By John H. Foote
For several months I worried TIFF might not even happen, but the brilliant minds that run the festival found a way.
I cannot imagine my life without TIFF, that festival has become such an integral part of my existence. Beyond the memories of great films I have experienced, there are the memories of my wife bringing my two girls in for the weekend, from Friday through Sunday to visit me, shop, dine with me and star watch. Usually I was busy at the movies, which they knew would happen, but Saturday night was set aside for dinner together. I loved those days; they are among the warmest memories I have. Having been at the movies all day, I would return to my room at the Delta to find three suitcases having exploded across the room, clothes everywhere, bags of recently bought items littering the room, and a note, “join us at the pool” where I would find their smiling faces, giddy with delight.
Sadly, just memories.
TIFF is a reminder of several things to me – my family, a celebration of world cinema, a chance to see Canadian films, the memories of great performances discovered in the dark, the many American friends and fellow critics from around the globe that embraced friendship with me, interviewing so many actors and directors, the extraordinary volunteer staff of Tiff, Roger Ebert, and a bittersweet reminder that my wife died eight years ago.
Will it be the same this year? Hardly.
COVID has forced TIFF organizers to shut down all press and industry screenings in the usual form, packed showings at the Scotiabank Theatre, the Princess of Wales Theatre and the TIFF Screening rooms. This year I will enjoy the films in the comfort of my home as the movies will be shown virtually, via computer or in my case on a 70-inch smart TV. Not the perfect setting for films but better than nothing. My understanding is I will be given a username, password and then can select the films I want to see.
Usually TIFF screens more than 300 films, and the two programs I cover religiously are the Galas and the Special Presentations, loaded with bait for the Academy Awards.
This year there just over 50 films.50.
What shocked me this year is the complete absence of Netflix, who so dominated the festival last year! They have an exceptional slate of films this year and are expected to again dominate the Academy Awards, but are absent at TIFF? Why? I cannot imagine they did not submit or were not invited so I can only assume they chose not to come due to COVID.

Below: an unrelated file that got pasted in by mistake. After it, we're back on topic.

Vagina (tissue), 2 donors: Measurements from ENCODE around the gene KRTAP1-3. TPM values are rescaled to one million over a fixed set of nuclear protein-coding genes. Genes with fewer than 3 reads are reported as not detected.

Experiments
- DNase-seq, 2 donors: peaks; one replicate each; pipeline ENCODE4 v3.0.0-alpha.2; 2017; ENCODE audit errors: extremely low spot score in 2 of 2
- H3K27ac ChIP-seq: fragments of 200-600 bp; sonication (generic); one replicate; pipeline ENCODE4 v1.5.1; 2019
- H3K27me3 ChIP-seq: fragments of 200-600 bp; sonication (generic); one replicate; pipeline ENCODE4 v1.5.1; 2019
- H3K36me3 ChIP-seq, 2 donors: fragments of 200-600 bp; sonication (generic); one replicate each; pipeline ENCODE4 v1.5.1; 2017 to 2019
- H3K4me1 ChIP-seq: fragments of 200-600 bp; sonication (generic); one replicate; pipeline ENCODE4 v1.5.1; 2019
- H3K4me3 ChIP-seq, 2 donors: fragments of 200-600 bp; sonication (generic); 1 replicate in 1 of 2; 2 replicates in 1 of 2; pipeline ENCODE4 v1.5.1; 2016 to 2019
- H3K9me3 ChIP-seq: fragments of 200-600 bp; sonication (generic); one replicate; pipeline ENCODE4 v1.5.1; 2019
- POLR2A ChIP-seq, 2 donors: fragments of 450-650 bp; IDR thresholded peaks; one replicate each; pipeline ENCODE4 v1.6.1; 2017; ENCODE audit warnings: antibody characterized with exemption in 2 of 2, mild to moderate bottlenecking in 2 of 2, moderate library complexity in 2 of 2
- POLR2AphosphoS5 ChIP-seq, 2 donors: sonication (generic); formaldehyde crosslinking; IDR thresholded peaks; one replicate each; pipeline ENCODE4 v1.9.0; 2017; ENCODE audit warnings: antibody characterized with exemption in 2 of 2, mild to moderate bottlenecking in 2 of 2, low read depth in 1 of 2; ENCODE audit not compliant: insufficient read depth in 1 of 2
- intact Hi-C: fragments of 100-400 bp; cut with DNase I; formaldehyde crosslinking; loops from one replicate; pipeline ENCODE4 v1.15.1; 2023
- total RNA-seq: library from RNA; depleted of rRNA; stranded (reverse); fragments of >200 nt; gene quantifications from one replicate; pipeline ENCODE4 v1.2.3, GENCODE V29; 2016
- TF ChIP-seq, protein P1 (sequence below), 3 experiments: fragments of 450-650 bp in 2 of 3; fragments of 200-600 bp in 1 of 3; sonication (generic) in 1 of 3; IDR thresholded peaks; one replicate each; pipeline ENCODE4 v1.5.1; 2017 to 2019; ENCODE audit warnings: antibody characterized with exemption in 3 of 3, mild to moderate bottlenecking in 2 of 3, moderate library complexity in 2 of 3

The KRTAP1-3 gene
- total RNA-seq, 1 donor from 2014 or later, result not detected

Absent too are some filmmakers usually here with new films – Sofia Coppola, George Clooney, and many other. Again why?
To be clear, glancing over the list it is surprisingly light in heft. That said, I will work my way through the films, writing daily to keep you up to speed on what rocked my world and what did not. It is going to be fun, just very different than ever before.
Not a fan of change … nope.
John H. Foote is a well-recognized Canadian film critic/historian who has been an active critic for 30 years. His deep love for the movies began at a very young age. He began his career as co-host of the popular TV show Reel to Real where he remained for nine years. While on TV he began dabbling in education, eventually ascending to Director of the Toronto Film School, where he also taught film history. After leaving the college to care for his wife, he returned to teaching at Humber College where he taught both Film History and Method Acting Theory. John has written two books: “Clint Eastwood – Evolution of a Filmmaker” and the upcoming “Spielberg – American Film Visionary”. He is currently working on two books, one about the films of the seventies and another on the films of Martin Scorsese. Through his career he has worked in TV, radio, print and the web. John has interviewed everyone in the industry (more than 300 interviews) except Jack Nicholson, he says sadly. Highlights include Martin Scorsese, Tom Cruise, Meryl Streep Robert Duvall, Jane Fonda, Francis Ford Coppola and Kathryn Bigelow.